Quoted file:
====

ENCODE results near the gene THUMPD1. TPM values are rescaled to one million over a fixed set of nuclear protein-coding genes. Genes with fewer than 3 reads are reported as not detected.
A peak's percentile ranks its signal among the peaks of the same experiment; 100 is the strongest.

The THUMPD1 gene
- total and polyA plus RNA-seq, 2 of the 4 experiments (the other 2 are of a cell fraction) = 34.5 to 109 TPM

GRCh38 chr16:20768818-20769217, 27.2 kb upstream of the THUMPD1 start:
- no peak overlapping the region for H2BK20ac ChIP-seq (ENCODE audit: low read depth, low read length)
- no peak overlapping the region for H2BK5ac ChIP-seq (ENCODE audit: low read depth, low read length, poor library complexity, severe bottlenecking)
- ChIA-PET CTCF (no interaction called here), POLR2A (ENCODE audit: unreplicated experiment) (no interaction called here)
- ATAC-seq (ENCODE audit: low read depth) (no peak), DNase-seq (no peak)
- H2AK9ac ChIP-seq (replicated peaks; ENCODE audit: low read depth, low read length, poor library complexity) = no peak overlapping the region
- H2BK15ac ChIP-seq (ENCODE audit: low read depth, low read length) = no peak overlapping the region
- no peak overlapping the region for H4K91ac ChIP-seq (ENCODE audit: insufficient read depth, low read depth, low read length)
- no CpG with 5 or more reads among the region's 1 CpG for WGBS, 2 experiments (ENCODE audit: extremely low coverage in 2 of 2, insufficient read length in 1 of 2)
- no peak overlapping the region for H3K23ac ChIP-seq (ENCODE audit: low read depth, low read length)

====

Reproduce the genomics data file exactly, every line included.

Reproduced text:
ENCODE results near the gene THUMPD1. TPM values are rescaled to one million over a fixed set of nuclear protein-coding genes. Genes with fewer than 3 reads are reported as not detected.
A peak's percentile ranks its signal among the peaks of the same experiment; 100 is the strongest.

The THUMPD1 gene
- total and polyA plus RNA-seq, 2 of the 4 experiments (the other 2 are of a cell fraction) = 34.5 to 109 TPM

GRCh38 chr16:20768818-20769217, 27.2 kb upstream of the THUMPD1 start:
- no peak overlapping the region for H2BK20ac ChIP-seq (ENCODE audit: low read depth, low read length)
- no peak overlapping the region for H2BK5ac ChIP-seq (ENCODE audit: low read depth, low read length, poor library complexity, severe bottlenecking)
- ChIA-PET CTCF (no interaction called here), POLR2A (ENCODE audit: unreplicated experiment) (no interaction called here)
- ATAC-seq (ENCODE audit: low read depth) (no peak), DNase-seq (no peak)
- H2AK9ac ChIP-seq (replicated peaks; ENCODE audit: low read depth, low read length, poor library complexity) = no peak overlapping the region
- H2BK15ac ChIP-seq (ENCODE audit: low read depth, low read length) = no peak overlapping the region
- no peak overlapping the region for H4K91ac ChIP-seq (ENCODE audit: insufficient read depth, low read depth, low read length)
- no CpG with 5 or more reads among the region's 1 CpG for WGBS, 2 experiments (ENCODE audit: extremely low coverage in 2 of 2, insufficient read length in 1 of 2)
- no peak overlapping the region for H3K23ac ChIP-seq (ENCODE audit: low read depth, low read length)